Good news for those seeking/claiming Social Security disability benefits, as the Social Security Administration (SSA) announced the 2015 Cost of Living Adjustment (COLA) yesterday. Keeping with the trend of the last few years, the 1.7% COLA will put roughly $22 extra dollars a month in beneficiaries’ pockets beginning in January. This is a slight increase to the 1.5% COLA announced last October for this current year. Beneficiaries of Supplemental Security Income (SSI) will also see slight increases in their monthly benefits check.
If the headline seems too good to be true, it’s not. Indeed, the City Municipal Court announced yesterday that it will be recalling over 200,000 non-violent warrants. If you have one of these warrants, all you need to do is contact the court and schedule a new date before the end of the year. It really does appear to be that simple.
If you have a warrant, the Court plans on sending a postcard to the address that they have on file for you. It is then up to you to take this postcard and come to the Municipal Court to set up a new date. (Note: like all of the amnesty programs in the past, this does NOT apply to DUI warrants) Unlike amnesty programs in the past, there is no fee for this service.
This is without question the most forgiving warrant amnesty program I’ve ever seen. The Mayor’s office claims that this program is in response to the recent events in Ferguson, and one can only assume that similar programs will soon be implemented in St. Louis County municipal courts in the near future.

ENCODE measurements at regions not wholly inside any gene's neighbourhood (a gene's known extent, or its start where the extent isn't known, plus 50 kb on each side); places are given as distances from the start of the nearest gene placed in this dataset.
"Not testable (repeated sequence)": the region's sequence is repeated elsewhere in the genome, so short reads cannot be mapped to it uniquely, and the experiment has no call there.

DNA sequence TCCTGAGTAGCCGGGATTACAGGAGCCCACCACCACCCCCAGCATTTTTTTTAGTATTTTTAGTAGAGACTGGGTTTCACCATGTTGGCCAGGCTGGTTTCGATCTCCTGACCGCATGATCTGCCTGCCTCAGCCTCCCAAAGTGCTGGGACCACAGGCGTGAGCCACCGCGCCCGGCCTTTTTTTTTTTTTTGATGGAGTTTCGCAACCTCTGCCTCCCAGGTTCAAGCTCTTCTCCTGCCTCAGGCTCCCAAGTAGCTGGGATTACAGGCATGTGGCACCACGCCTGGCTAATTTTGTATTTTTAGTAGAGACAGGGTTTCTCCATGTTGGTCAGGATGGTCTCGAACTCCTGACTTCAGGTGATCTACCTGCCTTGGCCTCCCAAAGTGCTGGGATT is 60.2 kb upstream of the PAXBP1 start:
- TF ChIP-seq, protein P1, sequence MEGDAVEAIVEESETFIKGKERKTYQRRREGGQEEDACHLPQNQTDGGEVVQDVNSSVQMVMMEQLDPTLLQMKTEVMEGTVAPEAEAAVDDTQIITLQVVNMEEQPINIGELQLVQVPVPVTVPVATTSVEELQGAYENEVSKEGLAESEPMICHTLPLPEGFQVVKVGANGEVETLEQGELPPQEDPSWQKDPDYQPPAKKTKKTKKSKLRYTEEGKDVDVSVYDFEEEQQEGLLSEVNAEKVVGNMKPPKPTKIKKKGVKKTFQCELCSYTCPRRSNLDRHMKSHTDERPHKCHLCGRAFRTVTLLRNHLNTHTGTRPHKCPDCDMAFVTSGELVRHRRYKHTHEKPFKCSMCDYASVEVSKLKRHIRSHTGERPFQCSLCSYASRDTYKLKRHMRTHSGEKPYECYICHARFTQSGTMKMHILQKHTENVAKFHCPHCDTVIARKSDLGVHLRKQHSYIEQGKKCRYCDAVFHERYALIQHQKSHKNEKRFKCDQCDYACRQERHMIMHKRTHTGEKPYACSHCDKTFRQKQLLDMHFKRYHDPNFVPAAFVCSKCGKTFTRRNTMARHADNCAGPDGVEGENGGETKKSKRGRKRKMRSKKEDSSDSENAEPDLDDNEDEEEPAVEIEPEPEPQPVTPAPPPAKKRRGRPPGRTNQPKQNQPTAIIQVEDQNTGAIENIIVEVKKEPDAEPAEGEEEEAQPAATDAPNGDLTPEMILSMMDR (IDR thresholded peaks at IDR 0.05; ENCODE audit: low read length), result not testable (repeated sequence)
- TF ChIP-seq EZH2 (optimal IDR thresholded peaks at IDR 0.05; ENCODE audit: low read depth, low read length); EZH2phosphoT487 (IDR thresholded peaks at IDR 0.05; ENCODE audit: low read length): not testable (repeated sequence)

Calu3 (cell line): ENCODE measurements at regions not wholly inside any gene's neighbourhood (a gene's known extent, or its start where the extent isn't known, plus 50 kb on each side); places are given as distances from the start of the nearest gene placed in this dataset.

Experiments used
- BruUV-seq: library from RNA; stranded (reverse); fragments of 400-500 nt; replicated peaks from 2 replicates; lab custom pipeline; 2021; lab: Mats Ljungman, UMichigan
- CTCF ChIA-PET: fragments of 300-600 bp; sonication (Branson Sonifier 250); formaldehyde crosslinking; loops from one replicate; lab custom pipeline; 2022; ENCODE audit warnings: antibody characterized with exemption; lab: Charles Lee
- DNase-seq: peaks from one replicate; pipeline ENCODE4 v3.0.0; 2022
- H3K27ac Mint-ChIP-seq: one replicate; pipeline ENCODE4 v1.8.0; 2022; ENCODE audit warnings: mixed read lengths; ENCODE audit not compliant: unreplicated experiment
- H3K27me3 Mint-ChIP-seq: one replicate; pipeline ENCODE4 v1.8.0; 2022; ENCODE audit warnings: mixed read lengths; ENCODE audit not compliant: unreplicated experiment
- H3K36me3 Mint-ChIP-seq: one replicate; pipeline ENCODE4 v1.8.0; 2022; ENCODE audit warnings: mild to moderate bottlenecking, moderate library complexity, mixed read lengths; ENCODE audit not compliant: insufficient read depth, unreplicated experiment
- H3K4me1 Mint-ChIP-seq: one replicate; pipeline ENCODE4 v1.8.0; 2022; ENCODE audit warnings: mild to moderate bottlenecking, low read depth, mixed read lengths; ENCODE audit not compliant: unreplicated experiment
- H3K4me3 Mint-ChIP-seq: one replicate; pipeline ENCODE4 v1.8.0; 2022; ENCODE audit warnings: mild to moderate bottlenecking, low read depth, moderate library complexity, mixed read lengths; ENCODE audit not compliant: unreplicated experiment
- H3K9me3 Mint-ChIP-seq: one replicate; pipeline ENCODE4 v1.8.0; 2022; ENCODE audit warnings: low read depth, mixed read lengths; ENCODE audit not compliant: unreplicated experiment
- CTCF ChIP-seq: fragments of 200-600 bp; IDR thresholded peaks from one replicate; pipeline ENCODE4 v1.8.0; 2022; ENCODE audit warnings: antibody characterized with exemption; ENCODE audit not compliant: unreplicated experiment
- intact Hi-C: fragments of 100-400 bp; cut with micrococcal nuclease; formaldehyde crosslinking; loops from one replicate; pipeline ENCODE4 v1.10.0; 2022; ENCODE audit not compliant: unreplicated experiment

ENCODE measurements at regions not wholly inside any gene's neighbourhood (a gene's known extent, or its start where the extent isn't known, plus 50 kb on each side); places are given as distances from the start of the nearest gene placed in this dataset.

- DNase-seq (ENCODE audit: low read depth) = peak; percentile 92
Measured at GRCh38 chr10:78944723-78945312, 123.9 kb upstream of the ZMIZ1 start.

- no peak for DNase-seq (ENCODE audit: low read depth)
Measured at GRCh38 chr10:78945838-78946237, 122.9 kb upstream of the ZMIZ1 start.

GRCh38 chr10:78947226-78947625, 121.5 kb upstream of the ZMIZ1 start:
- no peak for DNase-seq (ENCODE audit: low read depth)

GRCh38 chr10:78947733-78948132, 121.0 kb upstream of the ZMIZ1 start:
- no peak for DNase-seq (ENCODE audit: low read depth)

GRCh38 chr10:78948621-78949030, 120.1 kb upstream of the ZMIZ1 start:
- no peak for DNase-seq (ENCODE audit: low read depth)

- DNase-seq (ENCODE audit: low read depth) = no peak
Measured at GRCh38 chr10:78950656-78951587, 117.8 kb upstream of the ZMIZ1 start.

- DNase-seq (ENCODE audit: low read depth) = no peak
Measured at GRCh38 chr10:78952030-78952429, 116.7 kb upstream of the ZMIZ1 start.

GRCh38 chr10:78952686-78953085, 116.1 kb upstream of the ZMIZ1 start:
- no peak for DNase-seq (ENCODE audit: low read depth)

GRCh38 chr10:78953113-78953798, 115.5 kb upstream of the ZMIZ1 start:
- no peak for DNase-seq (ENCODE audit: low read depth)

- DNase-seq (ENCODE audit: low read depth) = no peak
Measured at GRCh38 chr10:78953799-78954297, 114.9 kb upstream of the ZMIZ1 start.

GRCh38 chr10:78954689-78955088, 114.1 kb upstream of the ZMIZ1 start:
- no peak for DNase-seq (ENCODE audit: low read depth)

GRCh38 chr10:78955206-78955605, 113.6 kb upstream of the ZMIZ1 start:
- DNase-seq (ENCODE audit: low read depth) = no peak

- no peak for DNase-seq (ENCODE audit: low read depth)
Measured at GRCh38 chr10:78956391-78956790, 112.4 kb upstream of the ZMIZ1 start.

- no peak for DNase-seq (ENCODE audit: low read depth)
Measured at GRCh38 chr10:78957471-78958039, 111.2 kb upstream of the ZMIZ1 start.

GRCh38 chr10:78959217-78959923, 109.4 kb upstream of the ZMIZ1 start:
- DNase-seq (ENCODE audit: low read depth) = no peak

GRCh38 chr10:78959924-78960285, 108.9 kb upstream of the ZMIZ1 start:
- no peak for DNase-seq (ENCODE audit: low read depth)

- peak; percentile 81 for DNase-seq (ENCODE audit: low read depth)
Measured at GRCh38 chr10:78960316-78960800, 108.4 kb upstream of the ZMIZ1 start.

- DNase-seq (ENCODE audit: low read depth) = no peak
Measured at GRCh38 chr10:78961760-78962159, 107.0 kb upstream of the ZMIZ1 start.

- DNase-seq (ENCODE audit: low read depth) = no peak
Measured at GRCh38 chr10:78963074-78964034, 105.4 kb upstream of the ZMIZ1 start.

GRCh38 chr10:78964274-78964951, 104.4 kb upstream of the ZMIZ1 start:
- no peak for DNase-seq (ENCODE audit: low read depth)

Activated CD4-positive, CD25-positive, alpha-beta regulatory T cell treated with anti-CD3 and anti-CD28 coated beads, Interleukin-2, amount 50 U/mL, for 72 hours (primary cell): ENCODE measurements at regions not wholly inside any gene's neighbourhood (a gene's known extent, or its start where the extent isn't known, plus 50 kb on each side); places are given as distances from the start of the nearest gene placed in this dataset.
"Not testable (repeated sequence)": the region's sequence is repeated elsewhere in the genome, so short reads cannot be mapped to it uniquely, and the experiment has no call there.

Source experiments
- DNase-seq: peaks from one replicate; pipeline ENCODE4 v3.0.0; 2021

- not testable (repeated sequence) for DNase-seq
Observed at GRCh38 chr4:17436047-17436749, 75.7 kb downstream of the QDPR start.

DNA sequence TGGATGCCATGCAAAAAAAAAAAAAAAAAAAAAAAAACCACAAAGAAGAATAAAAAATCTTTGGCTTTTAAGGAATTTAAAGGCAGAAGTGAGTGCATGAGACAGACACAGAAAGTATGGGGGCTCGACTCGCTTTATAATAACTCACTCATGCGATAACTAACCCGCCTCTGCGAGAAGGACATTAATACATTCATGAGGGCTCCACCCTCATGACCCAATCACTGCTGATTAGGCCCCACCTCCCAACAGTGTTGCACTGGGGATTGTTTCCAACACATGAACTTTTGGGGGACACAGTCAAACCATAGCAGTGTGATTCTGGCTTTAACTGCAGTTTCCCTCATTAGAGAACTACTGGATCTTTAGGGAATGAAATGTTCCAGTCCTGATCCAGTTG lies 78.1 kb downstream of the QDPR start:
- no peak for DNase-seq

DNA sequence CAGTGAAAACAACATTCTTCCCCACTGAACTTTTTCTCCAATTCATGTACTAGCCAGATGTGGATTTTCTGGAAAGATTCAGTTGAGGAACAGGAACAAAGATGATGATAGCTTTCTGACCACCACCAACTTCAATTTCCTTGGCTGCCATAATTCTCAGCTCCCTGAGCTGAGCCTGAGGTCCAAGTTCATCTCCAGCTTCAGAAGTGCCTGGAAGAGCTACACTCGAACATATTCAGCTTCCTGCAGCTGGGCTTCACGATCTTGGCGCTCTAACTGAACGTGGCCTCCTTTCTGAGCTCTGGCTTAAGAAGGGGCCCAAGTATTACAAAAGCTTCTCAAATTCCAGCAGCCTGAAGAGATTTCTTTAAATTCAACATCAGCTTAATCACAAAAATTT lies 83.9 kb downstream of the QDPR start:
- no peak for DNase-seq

A proposed legal settlement between attorneys for aggrieved drivers and a prominent national red-light camera company could mean money in hundreds of thousands of Missourians’ pockets. The proposed settlement amount is for an estimated $16 million, and includes a 20% refund on 800,000 tickets issued from cameras operated by American Traffic Solutions in the St.Louis area since 2005.
The proposed settlement will be filed in St. Louis County this week for final approval. The purpose of the settlement is to put an end to several large class-action lawsuits naming American Traffic Solutions as defendants. Check back here for more information on how you or someone you know can get a refund.
There are so many things wrong with the municipal court system in St. Louis County. Some courts are efficient and fair and dispose of justice effectively. Some. But there are over 80 municipal courts in this County, and a majority of these courts and their practices are downright embarrassing. Those of us who represent clients in County municipal courts, and especially the dozens of courts in North County, have known about this sad state of affairs for years.
Today, the Washington Post released what I suppose could be termed an “exposé” revealing just how bad things have become in these courts.
The events that took place in Ferguson last month were no doubt more a response to the corrupt system of government in that neck of the woods than simple outrage over the death of one young man. I encourage you to read this (very long) article if you would like to know the types of stories we hear on an almost daily basis.